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[HanCinema's Film Review] "The Divine Move"

2014/07/19 | 2796 views | Permalink

Tae-seok (played by Jung Woo-sung) may be a high level Go player but the guy's also a bit of a wimp. His limitations become all too clear when an important play by proxy game with a gangster ends in disaster. Tae-seok, left for dead and eventually imprisoned, only has one path available to him. He leverages his Go skills to learn how to fight like a gangster, finally coming up with a plan and a team to emasculate the gang boss both by beating him at Go and also in a fistfight.

Director Jo Beom-goo makes an outrageous effort to try to force the audience to free associate the concept of Go (you know, that board game with the white and black pieces) and hardcore masculine action. "The Divine Move" frequently lapses into self-parody as a result. This is probably most obvious in the ice locker scene, where two manly shirtless guys play a game of Go in freezing temperatures, then they have a fight. And there's absolutely no good reason for any of this except that this is a movie about Go and fistfights.

So, yes, the concept here is pretty nutty. Whether or not you'll enjoy "The Divine Move" depends pretty much entirely on how much absurdity you're willing to tolerate for the sake of a gangster action film's dedication to its gimmick. The action scenes are certainly high enough quality. The hits really look like they connect in even the most ridiculous circumstances. Step one of Tae-seok's revenge scheme really does set the tone in terms of aburdist graphic violence, and from there the film moves at a decent pace.

And let's not forget about the women! In a film this dedicated to ideas about masculinity and the connection they have to the game of Go, it's pretty significant that the best player we see is, in fact, a little girl who should probably be in elementary school but her mastery of Go is so important that she's gotten dragged into this whole storyline. Kind of begs the question about whether all of this manly posturing is actually supposed to mean anything, eh?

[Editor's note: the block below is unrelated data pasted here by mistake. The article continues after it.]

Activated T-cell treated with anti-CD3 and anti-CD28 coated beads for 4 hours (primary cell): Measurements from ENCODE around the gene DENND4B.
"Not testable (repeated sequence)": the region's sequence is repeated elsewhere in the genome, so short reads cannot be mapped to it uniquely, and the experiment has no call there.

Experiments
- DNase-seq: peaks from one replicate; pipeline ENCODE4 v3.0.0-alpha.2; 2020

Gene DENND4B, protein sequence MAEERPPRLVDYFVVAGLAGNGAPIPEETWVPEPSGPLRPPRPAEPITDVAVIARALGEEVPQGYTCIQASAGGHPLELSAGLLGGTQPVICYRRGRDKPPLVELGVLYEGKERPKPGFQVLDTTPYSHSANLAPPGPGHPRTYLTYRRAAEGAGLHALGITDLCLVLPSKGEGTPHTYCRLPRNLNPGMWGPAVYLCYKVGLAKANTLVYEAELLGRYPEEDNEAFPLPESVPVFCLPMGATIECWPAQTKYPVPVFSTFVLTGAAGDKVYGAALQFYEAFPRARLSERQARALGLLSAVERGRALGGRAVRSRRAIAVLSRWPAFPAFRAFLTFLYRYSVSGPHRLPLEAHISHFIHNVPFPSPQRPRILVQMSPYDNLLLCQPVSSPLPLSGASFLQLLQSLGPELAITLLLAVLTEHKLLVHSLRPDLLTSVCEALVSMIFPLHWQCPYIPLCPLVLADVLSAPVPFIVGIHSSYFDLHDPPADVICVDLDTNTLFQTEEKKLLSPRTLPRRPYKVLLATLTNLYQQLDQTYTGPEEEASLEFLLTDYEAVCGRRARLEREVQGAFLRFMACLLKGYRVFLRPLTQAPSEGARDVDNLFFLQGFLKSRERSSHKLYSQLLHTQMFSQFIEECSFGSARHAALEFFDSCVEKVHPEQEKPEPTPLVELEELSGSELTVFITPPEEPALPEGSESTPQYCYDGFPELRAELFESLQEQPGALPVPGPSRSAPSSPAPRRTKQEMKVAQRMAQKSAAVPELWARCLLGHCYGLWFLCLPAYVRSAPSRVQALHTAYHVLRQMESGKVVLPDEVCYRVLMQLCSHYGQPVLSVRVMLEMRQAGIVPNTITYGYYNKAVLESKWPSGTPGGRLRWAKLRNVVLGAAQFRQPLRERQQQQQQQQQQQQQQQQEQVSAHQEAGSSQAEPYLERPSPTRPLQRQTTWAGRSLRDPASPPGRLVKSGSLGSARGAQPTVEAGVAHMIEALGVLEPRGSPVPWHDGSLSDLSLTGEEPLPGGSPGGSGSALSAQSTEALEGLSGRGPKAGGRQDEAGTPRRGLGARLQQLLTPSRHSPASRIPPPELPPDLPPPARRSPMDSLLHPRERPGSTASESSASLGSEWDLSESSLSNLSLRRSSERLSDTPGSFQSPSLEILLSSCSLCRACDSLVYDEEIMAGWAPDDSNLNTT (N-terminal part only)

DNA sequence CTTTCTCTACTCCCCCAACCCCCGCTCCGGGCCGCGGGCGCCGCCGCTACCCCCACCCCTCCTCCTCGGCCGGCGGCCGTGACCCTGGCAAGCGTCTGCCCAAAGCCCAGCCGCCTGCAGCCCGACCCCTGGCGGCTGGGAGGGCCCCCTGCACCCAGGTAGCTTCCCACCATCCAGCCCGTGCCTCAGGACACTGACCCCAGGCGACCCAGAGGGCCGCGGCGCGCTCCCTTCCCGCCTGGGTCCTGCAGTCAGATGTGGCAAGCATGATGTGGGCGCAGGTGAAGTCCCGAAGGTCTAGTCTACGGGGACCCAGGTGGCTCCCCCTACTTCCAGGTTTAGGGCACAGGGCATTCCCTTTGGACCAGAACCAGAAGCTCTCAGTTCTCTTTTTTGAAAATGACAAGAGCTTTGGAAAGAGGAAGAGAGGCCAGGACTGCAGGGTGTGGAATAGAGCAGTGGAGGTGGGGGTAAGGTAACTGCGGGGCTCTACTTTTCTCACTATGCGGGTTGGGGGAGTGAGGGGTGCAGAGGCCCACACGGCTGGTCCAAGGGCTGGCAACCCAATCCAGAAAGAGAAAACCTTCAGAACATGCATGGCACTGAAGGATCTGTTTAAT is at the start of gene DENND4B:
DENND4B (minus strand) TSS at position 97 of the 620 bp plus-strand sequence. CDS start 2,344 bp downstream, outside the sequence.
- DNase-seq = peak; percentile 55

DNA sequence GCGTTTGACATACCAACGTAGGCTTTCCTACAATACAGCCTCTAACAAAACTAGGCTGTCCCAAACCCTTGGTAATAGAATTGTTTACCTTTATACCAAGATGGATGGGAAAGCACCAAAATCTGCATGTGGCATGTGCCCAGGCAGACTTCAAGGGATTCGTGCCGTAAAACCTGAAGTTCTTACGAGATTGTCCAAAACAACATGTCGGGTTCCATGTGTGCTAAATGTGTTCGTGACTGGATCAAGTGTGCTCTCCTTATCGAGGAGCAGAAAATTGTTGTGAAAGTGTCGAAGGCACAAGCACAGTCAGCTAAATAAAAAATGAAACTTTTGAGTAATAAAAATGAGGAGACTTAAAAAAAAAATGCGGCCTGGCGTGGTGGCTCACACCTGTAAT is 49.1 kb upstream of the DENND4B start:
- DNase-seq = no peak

Because believe me, even if you might stare at the screen sometimes wondering how completely insane this movie is, the actors never break character. They consistently insist on having Go games before doing anything else that's more relevant to the plot. Pay attention to the way they attack each other too- it's always the hands. The divine instrument that allows us to play Go. And since the game of Go is what makes you a man, if you don't have your hands, you might as well not even be a man anymore.

"The Divine Move" probably isn't for everyone. At the core, we have a fairly standard action revenge flick that pushes Go as a unifying principle mostly because it has to distinguish itself from all the other action movies somehow. Still, as gimmicks though, it's a pretty good one. If you're looking for actual serious philosophical discussion of Go and its relation to gangster life, check out "The Stone" instead. "The Divine Move" is all about catering to the more base instincts of genre films.

Review by William Schwartz

"The Divine Move" is directed by Jo Beom-goo and features Jung Woo-sung, Lee Beom-soo, Ahn Sung-ki, Kim In-kwon and Lee Si-young.

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